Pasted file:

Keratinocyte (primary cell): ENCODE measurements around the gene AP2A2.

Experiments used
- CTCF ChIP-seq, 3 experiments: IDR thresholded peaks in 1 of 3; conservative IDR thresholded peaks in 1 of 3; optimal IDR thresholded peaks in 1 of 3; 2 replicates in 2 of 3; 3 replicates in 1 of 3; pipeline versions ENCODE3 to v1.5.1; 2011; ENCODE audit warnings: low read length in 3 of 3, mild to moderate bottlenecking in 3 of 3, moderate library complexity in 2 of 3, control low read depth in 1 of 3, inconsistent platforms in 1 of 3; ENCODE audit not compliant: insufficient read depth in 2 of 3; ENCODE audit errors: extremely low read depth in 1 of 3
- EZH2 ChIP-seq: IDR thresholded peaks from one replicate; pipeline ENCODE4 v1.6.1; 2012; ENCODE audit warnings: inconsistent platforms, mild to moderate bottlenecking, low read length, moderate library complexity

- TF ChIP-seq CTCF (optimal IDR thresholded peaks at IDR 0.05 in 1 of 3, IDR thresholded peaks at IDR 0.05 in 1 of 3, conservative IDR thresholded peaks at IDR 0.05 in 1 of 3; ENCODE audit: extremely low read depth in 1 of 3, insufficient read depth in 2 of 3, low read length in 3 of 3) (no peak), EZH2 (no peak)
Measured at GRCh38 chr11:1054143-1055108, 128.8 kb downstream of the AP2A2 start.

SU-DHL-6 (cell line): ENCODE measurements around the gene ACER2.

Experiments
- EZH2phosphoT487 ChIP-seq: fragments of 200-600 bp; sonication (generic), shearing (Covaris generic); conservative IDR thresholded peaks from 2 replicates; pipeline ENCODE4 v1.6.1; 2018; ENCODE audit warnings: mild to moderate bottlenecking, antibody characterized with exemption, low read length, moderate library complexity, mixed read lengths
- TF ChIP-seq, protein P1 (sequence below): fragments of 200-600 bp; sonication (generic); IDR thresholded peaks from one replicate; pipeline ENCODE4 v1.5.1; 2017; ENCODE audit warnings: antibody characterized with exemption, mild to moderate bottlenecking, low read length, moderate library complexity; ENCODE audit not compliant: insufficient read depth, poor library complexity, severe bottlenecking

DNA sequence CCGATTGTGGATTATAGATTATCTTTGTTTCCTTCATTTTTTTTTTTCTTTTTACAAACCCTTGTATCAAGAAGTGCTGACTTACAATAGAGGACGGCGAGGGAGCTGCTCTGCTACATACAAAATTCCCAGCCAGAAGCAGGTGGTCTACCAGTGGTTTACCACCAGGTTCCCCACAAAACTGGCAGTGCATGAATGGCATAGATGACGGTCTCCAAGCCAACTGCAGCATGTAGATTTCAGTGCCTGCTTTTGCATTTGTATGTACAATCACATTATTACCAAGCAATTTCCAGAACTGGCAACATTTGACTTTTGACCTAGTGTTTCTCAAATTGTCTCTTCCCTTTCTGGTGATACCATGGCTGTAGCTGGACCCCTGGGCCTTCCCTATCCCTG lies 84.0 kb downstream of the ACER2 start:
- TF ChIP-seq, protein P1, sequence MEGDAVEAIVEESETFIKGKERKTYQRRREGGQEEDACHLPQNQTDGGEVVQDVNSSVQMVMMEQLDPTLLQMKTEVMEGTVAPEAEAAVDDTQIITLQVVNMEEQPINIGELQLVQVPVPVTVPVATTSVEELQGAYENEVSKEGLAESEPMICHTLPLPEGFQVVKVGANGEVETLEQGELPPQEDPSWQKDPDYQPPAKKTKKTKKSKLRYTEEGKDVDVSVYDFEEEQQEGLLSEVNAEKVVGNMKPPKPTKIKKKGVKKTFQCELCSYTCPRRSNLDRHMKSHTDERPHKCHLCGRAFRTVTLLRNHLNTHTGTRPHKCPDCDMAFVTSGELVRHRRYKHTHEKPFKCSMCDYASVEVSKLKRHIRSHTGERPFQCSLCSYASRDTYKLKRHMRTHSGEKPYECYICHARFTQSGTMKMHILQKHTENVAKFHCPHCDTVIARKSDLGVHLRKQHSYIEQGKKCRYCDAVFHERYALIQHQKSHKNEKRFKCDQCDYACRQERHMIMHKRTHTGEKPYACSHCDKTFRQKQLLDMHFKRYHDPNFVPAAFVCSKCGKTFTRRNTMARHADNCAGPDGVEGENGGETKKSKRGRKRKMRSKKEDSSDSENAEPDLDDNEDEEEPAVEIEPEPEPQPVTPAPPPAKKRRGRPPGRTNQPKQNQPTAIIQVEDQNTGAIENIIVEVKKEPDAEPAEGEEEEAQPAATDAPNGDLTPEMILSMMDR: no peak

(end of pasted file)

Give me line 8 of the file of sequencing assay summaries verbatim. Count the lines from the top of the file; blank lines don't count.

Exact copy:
Experiments